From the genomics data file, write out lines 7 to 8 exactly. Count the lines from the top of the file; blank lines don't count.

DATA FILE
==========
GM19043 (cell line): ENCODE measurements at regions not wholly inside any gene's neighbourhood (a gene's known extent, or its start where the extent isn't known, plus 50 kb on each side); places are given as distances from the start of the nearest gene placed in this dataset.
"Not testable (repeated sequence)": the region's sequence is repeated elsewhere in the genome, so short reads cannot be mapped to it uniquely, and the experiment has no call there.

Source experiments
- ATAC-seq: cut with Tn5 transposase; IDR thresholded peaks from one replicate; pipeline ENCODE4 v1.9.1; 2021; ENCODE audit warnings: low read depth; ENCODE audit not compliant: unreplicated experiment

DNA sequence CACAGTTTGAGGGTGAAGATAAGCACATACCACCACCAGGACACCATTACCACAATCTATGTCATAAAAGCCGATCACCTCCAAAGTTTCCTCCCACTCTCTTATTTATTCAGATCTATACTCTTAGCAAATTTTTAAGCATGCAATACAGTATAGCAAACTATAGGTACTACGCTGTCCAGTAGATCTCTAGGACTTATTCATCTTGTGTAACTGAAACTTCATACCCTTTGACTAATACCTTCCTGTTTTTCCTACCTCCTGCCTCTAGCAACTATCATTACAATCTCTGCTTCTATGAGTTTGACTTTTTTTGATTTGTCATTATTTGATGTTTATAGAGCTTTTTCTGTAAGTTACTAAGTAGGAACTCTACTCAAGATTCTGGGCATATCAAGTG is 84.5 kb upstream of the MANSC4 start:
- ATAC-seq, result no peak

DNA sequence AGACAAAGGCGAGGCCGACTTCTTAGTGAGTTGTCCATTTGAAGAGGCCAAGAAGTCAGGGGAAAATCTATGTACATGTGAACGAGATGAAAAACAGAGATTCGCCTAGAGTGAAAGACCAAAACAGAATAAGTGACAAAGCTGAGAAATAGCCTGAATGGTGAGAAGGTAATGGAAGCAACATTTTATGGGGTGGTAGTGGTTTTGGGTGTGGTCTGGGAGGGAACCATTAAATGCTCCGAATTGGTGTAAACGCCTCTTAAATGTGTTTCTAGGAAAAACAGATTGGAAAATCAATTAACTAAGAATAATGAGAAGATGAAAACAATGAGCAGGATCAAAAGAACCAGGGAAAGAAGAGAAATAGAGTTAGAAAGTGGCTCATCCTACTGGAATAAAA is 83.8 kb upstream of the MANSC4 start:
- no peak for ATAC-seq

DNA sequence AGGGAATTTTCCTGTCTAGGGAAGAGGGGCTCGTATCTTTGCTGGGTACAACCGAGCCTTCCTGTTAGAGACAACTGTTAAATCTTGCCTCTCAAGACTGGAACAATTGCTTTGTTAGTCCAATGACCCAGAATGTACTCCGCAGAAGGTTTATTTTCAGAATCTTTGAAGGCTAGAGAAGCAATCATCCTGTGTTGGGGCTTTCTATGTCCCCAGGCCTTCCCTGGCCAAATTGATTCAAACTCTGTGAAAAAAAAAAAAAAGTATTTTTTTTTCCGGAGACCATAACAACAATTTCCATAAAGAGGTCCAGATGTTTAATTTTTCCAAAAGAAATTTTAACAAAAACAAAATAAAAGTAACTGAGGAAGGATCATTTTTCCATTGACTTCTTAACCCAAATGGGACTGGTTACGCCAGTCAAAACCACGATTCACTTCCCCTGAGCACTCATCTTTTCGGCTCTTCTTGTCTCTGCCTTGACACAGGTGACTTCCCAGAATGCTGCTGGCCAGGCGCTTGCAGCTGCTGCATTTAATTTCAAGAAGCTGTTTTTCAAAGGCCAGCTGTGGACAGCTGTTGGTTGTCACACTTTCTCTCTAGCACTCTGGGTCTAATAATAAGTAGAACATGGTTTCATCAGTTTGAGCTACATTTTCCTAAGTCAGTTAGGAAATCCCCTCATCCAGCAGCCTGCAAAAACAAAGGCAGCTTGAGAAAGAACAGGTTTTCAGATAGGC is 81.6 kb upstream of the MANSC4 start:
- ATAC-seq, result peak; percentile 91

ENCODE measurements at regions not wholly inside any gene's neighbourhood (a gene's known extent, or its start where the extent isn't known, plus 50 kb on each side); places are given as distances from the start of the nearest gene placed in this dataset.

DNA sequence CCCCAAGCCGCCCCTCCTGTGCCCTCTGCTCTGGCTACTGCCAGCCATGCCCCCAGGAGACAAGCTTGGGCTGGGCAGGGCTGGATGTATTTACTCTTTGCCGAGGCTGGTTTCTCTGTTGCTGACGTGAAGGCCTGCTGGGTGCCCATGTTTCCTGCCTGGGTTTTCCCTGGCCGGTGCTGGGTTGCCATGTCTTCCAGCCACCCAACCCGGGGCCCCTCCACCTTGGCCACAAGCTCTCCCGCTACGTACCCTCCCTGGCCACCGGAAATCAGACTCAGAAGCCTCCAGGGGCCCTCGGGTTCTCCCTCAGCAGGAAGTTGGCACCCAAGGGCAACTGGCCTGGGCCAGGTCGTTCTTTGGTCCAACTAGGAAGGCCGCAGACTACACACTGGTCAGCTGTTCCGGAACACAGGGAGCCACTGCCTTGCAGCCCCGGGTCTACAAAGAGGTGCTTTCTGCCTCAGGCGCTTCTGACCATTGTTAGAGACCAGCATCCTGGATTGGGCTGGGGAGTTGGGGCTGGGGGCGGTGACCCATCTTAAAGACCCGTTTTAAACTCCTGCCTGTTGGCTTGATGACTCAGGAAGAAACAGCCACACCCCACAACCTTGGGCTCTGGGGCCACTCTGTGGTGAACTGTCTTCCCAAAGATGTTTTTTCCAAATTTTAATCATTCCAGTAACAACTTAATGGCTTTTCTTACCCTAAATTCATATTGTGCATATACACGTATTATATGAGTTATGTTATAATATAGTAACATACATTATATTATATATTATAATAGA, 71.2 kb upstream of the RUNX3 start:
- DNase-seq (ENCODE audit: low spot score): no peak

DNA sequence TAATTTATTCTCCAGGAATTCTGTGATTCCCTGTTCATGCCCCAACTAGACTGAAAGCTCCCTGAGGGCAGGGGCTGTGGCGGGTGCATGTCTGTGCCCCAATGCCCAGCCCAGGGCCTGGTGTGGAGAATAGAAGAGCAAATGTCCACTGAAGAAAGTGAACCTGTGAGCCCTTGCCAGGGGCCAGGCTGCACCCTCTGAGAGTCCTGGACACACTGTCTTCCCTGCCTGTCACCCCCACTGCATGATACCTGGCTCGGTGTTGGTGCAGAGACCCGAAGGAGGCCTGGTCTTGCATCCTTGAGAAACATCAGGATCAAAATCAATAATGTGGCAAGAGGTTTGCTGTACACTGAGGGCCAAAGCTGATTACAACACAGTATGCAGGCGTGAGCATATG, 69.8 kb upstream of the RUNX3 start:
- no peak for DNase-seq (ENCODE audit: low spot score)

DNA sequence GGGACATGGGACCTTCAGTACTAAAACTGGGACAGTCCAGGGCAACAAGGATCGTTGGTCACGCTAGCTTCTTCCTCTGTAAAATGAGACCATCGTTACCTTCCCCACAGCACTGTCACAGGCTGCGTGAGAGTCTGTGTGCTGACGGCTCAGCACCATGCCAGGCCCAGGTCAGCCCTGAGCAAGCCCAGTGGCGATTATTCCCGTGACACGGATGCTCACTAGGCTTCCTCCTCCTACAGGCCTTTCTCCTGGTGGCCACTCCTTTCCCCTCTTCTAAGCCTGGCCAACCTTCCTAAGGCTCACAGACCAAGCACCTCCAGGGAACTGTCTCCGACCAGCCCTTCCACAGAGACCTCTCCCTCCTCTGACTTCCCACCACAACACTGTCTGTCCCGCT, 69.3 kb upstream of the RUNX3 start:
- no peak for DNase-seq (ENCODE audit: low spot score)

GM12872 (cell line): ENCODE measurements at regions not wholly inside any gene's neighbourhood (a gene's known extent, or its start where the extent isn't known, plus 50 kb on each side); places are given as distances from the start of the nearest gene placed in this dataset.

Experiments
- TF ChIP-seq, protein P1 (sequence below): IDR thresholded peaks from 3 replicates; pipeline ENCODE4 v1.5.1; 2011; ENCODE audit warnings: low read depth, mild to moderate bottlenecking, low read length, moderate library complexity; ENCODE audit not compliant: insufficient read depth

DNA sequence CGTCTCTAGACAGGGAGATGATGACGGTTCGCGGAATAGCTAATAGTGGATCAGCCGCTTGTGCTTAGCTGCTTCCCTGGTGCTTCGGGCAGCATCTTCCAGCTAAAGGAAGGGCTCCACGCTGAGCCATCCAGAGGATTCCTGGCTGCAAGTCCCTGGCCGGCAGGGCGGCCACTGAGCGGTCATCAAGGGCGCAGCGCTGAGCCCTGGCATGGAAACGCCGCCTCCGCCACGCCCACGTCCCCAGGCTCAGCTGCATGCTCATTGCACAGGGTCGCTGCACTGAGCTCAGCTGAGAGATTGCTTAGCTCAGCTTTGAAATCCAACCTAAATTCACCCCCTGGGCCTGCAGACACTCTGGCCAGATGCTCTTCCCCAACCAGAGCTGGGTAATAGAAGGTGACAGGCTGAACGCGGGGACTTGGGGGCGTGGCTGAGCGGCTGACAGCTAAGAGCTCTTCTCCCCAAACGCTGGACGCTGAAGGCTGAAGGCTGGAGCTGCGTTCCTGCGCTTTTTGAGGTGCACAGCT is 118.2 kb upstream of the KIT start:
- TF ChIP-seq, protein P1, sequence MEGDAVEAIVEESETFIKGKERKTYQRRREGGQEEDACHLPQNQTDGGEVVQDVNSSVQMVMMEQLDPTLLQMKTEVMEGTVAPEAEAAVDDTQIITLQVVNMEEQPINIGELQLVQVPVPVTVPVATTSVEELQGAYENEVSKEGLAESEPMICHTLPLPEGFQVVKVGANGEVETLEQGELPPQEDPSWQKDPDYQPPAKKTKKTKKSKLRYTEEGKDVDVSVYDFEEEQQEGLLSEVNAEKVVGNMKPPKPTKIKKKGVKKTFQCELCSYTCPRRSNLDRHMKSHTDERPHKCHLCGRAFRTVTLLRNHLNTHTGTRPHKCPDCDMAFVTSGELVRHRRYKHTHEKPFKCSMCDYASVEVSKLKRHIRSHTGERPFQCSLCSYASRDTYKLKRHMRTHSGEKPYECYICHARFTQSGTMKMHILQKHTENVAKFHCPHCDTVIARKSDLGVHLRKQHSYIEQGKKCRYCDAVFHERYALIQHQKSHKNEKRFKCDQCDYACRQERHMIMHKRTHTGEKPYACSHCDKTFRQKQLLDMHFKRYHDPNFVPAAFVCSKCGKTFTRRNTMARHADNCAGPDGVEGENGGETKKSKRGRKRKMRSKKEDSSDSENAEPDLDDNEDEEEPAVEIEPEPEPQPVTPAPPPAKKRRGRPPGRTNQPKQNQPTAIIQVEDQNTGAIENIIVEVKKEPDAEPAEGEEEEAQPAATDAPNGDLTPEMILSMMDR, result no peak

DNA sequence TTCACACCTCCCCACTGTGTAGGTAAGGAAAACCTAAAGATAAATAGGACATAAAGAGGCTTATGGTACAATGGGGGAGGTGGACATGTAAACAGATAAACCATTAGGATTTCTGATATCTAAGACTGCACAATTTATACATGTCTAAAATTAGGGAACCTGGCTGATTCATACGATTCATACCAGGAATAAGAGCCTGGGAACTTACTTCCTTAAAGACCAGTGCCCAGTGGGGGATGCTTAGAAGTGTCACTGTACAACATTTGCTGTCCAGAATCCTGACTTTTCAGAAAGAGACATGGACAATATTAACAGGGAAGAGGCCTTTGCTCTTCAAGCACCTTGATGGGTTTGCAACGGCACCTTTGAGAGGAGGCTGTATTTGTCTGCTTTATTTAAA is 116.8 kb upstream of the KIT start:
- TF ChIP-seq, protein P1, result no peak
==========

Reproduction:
DNA sequence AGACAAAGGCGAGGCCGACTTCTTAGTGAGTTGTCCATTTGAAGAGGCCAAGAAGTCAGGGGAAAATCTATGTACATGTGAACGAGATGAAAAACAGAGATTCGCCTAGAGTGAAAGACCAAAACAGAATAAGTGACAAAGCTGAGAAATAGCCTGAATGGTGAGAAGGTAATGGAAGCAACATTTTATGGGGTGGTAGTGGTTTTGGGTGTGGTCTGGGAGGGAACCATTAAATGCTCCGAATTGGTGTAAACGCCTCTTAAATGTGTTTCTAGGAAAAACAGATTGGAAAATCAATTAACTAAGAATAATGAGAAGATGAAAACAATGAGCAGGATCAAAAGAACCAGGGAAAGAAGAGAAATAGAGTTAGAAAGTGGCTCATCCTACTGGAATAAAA is 83.8 kb upstream of the MANSC4 start:
- no peak for ATAC-seq